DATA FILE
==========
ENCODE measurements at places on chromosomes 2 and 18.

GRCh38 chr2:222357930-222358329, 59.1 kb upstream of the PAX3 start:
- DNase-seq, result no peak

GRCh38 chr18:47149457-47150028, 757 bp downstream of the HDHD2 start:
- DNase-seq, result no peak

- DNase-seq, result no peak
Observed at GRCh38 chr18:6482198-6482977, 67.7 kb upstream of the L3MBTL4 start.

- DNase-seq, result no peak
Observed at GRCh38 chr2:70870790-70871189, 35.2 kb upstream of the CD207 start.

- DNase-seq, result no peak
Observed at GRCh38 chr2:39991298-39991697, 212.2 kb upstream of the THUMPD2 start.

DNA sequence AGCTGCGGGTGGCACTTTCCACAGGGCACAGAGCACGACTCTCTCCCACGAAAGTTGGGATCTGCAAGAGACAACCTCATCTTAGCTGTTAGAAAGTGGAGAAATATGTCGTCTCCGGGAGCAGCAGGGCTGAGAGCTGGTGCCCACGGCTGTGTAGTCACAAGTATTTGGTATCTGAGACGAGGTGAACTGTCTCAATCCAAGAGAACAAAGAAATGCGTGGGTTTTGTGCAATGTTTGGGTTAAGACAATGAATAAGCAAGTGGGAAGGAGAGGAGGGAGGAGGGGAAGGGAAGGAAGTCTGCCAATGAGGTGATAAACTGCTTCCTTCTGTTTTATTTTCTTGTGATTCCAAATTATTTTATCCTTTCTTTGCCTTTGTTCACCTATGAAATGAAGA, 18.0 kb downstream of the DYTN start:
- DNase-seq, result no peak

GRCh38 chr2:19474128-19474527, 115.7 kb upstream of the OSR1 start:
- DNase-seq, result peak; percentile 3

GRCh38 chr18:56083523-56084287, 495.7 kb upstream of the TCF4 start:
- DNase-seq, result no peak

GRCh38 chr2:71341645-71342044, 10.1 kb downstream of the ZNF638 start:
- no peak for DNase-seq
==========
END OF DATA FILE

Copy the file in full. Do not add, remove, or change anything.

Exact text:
ENCODE measurements at places on chromosomes 2 and 18.

GRCh38 chr2:222357930-222358329, 59.1 kb upstream of the PAX3 start:
- DNase-seq, result no peak

GRCh38 chr18:47149457-47150028, 757 bp downstream of the HDHD2 start:
- DNase-seq, result no peak

- DNase-seq, result no peak
Observed at GRCh38 chr18:6482198-6482977, 67.7 kb upstream of the L3MBTL4 start.

- DNase-seq, result no peak
Observed at GRCh38 chr2:70870790-70871189, 35.2 kb upstream of the CD207 start.

- DNase-seq, result no peak
Observed at GRCh38 chr2:39991298-39991697, 212.2 kb upstream of the THUMPD2 start.

DNA sequence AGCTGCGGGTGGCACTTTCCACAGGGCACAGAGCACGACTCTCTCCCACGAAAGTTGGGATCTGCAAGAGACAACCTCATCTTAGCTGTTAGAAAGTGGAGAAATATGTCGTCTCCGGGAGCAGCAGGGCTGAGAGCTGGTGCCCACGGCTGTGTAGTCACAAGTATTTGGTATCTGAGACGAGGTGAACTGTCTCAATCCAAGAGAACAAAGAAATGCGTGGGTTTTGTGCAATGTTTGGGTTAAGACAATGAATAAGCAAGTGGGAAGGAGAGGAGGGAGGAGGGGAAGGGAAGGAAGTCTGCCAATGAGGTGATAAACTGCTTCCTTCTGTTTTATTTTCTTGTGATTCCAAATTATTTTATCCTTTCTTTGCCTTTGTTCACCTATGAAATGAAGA, 18.0 kb downstream of the DYTN start:
- DNase-seq, result no peak

GRCh38 chr2:19474128-19474527, 115.7 kb upstream of the OSR1 start:
- DNase-seq, result peak; percentile 3

GRCh38 chr18:56083523-56084287, 495.7 kb upstream of the TCF4 start:
- DNase-seq, result no peak

GRCh38 chr2:71341645-71342044, 10.1 kb downstream of the ZNF638 start:
- no peak for DNase-seq